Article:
‘Dhoom 3’: Are sequels a safe bet?https://indianexpress.com/article/opinion/columns/dhoom-3-are-sequels-a-safe-bet/

‘Dhoom 3’: Are sequels a safe bet?

‘Dhoom 3’ flags a trend in big-budget Hindi films.

‘Dhoom 3’ flags a trend in big-budget Hindi films.

First Krrish 3,now Dhoom 3,sequels seem to be the flavour of the season in Hindi cinema. What is it about sequels? Any producer will tell you that as budgets get bigger,the risks borne by the film producer get larger. The best-known fact in the film industry is that you can spend all the money you want on a film and still not be able to predict how it will fare at the box office. The history of every film industry in the world is full of examples of movies that were expensive for their time and yet turned out to be duds at the box office. The textbook case is Universal Studio’s mega-budget 1995 Kevin Costner-starrer Waterworld,which did poorly in US theatres,despite its big star and futuristic action setting,and had to rely on other streams of revenue to attempt to recover costs.

To fight the spectre of risk that haunts them at every step,filmmakers employ a variety of strategies. Anything that reduces uncertainty in the minds of audiences,like bigger stars,better-known directors or even catchy music reduces the risk that the producer might not recoup his investment. Sequels are a rational strategy,because they signal to the audience that the film they’re about to see will be familiar,with all the things they loved with the previous edition — the characters,style of production and so on. Notice how films have to be successful to have sequels. Would you go to see the sequel of a film that bombed? In recent years,Hindi cinema has seen the rise of the sequel,confirming the towering position that Hindi movie budgets hold in India’s film market mosaic,and their attendant risks. But why are sequels more popular in the Hindi film industry compared to other Indian language film industries?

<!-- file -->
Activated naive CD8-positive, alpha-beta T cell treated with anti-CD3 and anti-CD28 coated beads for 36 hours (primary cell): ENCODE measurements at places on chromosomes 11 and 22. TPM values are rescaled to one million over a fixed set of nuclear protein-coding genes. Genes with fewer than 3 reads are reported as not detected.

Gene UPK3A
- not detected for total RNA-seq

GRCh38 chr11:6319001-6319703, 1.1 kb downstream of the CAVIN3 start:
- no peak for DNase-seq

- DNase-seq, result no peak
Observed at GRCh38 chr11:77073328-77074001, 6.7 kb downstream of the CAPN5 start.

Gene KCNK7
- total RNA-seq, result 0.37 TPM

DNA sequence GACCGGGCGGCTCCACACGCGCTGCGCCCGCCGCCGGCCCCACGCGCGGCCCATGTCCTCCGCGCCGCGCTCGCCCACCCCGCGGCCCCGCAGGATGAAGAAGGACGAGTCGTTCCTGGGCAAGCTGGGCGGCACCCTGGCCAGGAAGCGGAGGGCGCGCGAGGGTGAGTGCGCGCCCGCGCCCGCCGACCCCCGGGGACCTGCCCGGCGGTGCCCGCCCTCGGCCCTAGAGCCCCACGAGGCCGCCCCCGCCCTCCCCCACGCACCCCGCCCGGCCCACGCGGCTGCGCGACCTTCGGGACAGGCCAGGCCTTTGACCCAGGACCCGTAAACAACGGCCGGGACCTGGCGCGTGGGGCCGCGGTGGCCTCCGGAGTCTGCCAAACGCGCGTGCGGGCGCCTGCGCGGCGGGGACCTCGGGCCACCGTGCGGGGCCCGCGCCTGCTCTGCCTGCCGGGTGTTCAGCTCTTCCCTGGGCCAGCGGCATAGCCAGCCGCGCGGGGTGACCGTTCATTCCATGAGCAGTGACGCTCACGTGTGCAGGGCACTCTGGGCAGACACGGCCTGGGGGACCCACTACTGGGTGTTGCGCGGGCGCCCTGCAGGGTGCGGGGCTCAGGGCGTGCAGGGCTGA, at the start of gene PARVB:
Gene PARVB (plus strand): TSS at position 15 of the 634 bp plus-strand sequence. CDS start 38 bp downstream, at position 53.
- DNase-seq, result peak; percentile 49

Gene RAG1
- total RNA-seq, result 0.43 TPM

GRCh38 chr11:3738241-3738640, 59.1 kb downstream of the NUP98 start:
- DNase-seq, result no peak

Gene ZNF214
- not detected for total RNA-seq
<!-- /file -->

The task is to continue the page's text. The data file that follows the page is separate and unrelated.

To answer that,we begin with the fact that India’s many film industries have produced films in about 67 languages,going by the data released by the Central Board of Film Certification (CBFC). Except for Belgium,Canada and Nigeria,no other country supports more than one language,and perhaps none quite as many languages as India.


What happens when film production occurs in so many languages within a country? For one,rather than one big monolithic national market for films in a single language,as we see in America,Germany or France,we start seeing a regional mosaic consisting of a number of smaller language markets. And then the size differences between language markets begin to come into play. Intuitively,we can agree with media economists Steven Wildman and Stephen Siwek when they point out that films produced in larger language markets are more expensive,because larger markets can support these films,and those produced in small markets are made on smaller budgets. India’s Hindi speakers make up the largest language group,feeding the Hindi film market and allowing Hindi movies to be made with much larger budgets than,say,Oriya films,which reach a smaller group of speakers.

So what kinds of films get made as budgets get bigger? Going by what media researchers Weiting Lu,D. Waterman and M.Z. Yan found while studying Hollywood films produced over four decades,such films would contain more action and more technology,with dizzying stunts,many hours of slick editing,and extravagant special effects,all of which push budgets up into the wildly expensive category. With smaller budgets,your options would include drama,which would only require talking heads and not take as much time to edit — certainly not as long as quick-paced action — and could do without special effects. Or you could do comedy,which would be pretty much the same as drama in terms of production costs. Of course,as we all know,Indian films can seldom be categorised under one genre,such as “drama”,“action” or “comedy”,since most of them have elements of all three.

With their bigger budgets,Hindi,Telugu,Tamil and Malayalam films have more action elements than Bengali and Marathi films,which are dominated by elements of drama,romance and comedy,as a recent study,which examined the genre tags of Indian films on imdb.com,found. It would be much harder to draw audiences back for sequels based on genres that are not technology heavy,such as drama. Even the drama-heavy Twilight series had plenty of stunts and special effects guaranteed to bring audiences back for more. So as Hindi film budgets get bigger,and the action elements get more spectacular,get ready to see more sequels to all your favourite films.

Sunitha Chitrapu

The writer teaches at the social communications media department,Sophia Polytechnic